To this day, my mother suffers the consequences of being a breast cancer survivor, of being treated by many professional yet insensitive doctors, whose attitude and harsh words during her treatment have contributed to weakening her resolve to heal. 

For her family, the hardest aspect to accept is our apparent inability to help her heal - we still haven't given up.
My Father was her main caregiver. 

In November 2008, I started knitting a red scarf, with the aim to keep my mother warm: not with the scarf itself, but with the intention that goes into each stitch. Both my sister and my mother have contributed a few rows to this continuing work. 
It takes incredible amounts of patience to care, to heal, and to knit, patience my Father had in abundance. 
Thus I try to keep my mother warm, with my Fathers patience. 


Thousands March for Women's Day Off

Words by Paul Nikolov
Despite daunting weather conditions, an estimated 50,000 people took part in the Women's Day Off demonstration yesterday.

Some 50,000 people marched from Hallgrímskirkja to the foot of Arnarhóll in a show of solidarity and protest at the gender wage gap and other inequalities that still exist in the workplace between men and women. Women were encouraged to leave their jobs at 14:25 yesterday, to bring attention to the fact that a woman is still not paid for a full day's work. The gender gap varies from industry to industry, but the average in 2009 was about 10% in the capital area, and as high as 40% in the countryside, making the national average about 19.5%.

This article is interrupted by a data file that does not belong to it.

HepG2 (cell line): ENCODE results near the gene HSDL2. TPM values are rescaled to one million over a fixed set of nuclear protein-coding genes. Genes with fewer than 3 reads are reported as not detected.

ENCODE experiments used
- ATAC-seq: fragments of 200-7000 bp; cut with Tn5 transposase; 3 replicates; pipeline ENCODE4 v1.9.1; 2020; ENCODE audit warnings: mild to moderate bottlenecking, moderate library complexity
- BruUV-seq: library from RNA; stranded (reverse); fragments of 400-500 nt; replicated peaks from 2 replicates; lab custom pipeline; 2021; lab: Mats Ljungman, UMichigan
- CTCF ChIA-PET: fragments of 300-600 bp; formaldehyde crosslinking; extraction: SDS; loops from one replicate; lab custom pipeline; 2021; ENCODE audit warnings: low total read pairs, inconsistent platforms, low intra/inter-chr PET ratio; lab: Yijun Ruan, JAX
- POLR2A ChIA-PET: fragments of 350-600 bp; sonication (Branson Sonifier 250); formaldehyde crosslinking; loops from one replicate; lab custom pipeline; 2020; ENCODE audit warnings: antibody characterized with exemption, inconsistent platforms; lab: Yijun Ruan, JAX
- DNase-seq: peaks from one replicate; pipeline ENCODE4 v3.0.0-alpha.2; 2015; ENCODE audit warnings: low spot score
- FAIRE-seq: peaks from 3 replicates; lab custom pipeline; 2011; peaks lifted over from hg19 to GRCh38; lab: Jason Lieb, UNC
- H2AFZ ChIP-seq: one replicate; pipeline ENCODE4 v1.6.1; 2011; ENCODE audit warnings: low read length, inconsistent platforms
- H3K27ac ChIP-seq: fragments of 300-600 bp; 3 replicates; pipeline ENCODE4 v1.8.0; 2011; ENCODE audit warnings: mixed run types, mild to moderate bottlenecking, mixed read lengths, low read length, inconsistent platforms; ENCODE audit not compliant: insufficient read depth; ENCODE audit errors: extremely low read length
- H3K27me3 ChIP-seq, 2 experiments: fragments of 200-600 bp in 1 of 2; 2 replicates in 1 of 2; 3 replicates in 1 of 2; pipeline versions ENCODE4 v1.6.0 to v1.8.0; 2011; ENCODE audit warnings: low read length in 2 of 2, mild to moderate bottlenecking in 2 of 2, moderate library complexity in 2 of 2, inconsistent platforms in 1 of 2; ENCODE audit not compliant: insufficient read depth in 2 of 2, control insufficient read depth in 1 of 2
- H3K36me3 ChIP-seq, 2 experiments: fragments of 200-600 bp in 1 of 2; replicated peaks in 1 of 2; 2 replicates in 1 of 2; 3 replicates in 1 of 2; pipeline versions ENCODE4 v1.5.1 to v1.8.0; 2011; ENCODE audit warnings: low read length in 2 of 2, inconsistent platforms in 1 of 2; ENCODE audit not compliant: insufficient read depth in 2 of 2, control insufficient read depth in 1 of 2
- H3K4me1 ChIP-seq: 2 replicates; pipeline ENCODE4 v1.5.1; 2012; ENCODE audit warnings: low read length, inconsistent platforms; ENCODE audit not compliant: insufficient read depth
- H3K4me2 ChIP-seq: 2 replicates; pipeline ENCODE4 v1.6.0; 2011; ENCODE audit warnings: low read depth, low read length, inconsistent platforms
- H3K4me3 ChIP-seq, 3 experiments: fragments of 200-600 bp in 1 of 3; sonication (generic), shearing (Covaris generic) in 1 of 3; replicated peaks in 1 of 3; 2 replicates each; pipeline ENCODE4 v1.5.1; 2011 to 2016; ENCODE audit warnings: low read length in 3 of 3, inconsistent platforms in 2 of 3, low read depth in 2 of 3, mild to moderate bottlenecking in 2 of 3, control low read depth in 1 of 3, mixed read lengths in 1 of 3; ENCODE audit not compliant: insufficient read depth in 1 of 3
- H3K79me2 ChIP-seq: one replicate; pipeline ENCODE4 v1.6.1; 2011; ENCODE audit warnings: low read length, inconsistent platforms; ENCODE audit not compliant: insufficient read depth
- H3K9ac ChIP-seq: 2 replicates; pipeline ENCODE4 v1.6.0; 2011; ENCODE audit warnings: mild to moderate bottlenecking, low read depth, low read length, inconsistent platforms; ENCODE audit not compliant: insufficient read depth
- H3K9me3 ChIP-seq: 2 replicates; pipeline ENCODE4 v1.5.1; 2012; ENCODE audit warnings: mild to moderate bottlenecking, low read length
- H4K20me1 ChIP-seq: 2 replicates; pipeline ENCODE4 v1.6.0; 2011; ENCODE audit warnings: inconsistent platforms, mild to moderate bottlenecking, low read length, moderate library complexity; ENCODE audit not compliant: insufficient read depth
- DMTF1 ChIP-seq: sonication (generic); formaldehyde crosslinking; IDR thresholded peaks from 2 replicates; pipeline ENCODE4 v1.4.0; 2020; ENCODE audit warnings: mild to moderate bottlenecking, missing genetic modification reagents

The first Women's Day Off was held in 1975, where women across the country were encouraged to leave their jobs early. Over time, the event has gathered more steam. Today, even the mayor of Reykjavík himself has encouraged the event, telling reporters last week, "In the fight against gender inequality, it is very important that the many voices of the women who work for the city of Reykjavík are heard and seen in this symbolic fashion."


The Red Thread
Monday, 25.10.2010 
Reykjavìk, Iceland
Mobile phone photographs
Rakel Sverrisdòttir

The Red Thread is a collaborative knitting project: a 225m long, red scarf, knitted by many hands. On Monday, 25th October 2010, The Red Thread was carried by women along the streets of Reykjavìk, as part of a protest march whose aim was to heighten awareness of violence against women. The Red Thread was drawn and wrapped between two official buildings(the Supreme Court and lower court)before being cut up and sold in pieces.

Information and Photographs courtesy Rakel Sverrisdòttir

Saturday, 16 October 2010